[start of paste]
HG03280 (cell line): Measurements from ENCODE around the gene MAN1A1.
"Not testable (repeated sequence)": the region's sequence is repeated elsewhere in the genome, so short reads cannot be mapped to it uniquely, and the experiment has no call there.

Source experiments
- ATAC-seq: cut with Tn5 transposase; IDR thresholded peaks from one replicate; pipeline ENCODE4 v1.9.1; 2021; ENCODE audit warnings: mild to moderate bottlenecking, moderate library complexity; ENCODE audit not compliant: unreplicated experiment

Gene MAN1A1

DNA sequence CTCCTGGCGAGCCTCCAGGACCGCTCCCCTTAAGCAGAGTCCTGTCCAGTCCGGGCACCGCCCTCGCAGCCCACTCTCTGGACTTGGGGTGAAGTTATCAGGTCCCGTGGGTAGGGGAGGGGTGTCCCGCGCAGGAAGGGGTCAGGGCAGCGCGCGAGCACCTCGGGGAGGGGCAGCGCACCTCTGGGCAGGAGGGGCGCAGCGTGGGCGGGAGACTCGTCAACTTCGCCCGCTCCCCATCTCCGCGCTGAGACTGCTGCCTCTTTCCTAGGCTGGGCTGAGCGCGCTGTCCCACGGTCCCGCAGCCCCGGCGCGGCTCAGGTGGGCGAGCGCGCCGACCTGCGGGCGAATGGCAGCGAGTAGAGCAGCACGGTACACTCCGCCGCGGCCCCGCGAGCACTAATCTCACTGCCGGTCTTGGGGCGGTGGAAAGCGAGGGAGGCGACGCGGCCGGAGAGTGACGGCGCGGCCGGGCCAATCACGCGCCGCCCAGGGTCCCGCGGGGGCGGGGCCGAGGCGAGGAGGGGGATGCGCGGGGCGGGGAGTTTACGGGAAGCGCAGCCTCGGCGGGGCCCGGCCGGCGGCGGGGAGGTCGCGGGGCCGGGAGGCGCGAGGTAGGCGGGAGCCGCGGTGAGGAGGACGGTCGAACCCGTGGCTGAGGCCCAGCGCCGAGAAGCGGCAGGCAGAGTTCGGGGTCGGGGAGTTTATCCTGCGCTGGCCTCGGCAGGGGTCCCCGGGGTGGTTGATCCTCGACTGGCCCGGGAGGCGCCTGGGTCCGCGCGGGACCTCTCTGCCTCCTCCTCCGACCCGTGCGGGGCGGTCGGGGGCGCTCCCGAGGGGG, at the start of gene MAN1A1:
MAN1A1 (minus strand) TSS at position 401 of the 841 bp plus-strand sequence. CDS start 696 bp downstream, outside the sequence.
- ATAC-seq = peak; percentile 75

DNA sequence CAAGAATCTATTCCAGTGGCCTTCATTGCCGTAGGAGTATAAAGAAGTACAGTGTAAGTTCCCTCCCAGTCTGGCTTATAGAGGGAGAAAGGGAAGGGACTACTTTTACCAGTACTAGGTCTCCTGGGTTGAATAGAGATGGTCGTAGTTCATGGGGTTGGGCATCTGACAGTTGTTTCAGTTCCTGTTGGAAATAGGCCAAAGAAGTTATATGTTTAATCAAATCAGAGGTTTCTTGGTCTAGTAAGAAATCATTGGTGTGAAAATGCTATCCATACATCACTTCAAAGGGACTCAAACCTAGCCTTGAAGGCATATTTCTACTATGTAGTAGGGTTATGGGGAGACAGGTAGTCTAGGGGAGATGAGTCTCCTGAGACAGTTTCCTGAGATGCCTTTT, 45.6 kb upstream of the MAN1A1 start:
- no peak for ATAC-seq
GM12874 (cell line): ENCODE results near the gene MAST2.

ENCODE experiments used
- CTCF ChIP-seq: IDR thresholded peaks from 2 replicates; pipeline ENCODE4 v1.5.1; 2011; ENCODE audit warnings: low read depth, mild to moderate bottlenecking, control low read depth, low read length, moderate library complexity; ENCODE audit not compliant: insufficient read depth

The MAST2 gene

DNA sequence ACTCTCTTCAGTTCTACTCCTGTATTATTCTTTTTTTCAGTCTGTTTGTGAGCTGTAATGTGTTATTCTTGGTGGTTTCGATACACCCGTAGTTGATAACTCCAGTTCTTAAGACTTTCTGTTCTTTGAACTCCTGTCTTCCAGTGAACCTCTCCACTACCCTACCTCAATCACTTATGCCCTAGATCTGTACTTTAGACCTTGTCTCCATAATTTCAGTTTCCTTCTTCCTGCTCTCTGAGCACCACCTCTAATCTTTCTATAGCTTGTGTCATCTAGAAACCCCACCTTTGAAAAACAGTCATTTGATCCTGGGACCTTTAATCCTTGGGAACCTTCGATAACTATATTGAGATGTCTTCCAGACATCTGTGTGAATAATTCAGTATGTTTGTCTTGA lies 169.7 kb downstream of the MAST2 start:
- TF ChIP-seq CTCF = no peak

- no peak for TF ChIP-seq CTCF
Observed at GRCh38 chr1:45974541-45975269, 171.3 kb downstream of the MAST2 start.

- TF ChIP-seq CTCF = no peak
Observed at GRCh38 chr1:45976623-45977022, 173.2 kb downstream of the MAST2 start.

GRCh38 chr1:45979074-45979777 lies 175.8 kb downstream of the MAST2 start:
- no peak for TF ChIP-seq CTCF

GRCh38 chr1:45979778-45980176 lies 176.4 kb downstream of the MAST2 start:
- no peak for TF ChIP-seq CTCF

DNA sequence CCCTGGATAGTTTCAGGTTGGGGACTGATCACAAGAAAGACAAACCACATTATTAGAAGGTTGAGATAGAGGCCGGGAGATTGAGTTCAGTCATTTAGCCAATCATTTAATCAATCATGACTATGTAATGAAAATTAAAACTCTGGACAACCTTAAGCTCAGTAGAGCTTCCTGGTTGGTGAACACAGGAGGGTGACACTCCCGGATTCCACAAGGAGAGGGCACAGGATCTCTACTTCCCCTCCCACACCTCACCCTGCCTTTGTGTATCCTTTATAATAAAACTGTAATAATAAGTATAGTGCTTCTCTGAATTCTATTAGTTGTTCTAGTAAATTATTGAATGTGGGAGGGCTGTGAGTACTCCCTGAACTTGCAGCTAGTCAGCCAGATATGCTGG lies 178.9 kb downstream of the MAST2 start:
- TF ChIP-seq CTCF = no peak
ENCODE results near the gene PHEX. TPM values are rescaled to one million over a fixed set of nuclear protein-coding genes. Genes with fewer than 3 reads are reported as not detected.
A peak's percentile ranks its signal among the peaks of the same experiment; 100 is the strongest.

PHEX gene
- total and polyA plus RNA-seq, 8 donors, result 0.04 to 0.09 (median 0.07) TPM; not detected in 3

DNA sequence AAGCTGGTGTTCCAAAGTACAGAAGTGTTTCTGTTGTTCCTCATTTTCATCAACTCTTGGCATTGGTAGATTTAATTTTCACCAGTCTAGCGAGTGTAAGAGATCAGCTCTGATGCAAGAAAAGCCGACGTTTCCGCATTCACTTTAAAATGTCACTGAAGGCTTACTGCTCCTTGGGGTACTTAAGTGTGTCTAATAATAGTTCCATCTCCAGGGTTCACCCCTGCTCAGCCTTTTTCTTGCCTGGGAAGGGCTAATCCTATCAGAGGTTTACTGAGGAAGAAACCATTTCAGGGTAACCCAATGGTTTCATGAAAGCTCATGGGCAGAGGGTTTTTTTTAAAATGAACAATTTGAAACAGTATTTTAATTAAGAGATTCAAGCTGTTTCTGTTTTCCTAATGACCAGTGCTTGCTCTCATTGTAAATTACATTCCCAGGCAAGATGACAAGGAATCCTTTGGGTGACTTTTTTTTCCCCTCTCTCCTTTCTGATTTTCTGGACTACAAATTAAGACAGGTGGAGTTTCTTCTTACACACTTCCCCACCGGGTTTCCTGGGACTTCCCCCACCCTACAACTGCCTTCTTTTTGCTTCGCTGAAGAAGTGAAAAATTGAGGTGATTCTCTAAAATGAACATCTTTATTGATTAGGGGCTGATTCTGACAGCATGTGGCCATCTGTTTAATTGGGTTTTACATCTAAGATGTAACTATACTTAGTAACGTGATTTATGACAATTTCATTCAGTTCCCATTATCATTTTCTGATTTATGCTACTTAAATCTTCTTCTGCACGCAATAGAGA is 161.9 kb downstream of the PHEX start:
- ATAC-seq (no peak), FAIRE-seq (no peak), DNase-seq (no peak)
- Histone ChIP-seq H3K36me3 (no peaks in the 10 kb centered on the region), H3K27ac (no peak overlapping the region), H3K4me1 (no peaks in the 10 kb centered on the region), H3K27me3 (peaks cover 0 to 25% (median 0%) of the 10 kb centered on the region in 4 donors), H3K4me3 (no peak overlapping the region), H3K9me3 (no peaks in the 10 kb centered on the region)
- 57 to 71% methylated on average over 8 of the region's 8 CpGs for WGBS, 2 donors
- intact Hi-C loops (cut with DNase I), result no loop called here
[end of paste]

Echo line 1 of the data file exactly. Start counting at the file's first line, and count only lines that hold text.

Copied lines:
HG03280 (cell line): Measurements from ENCODE around the gene MAN1A1.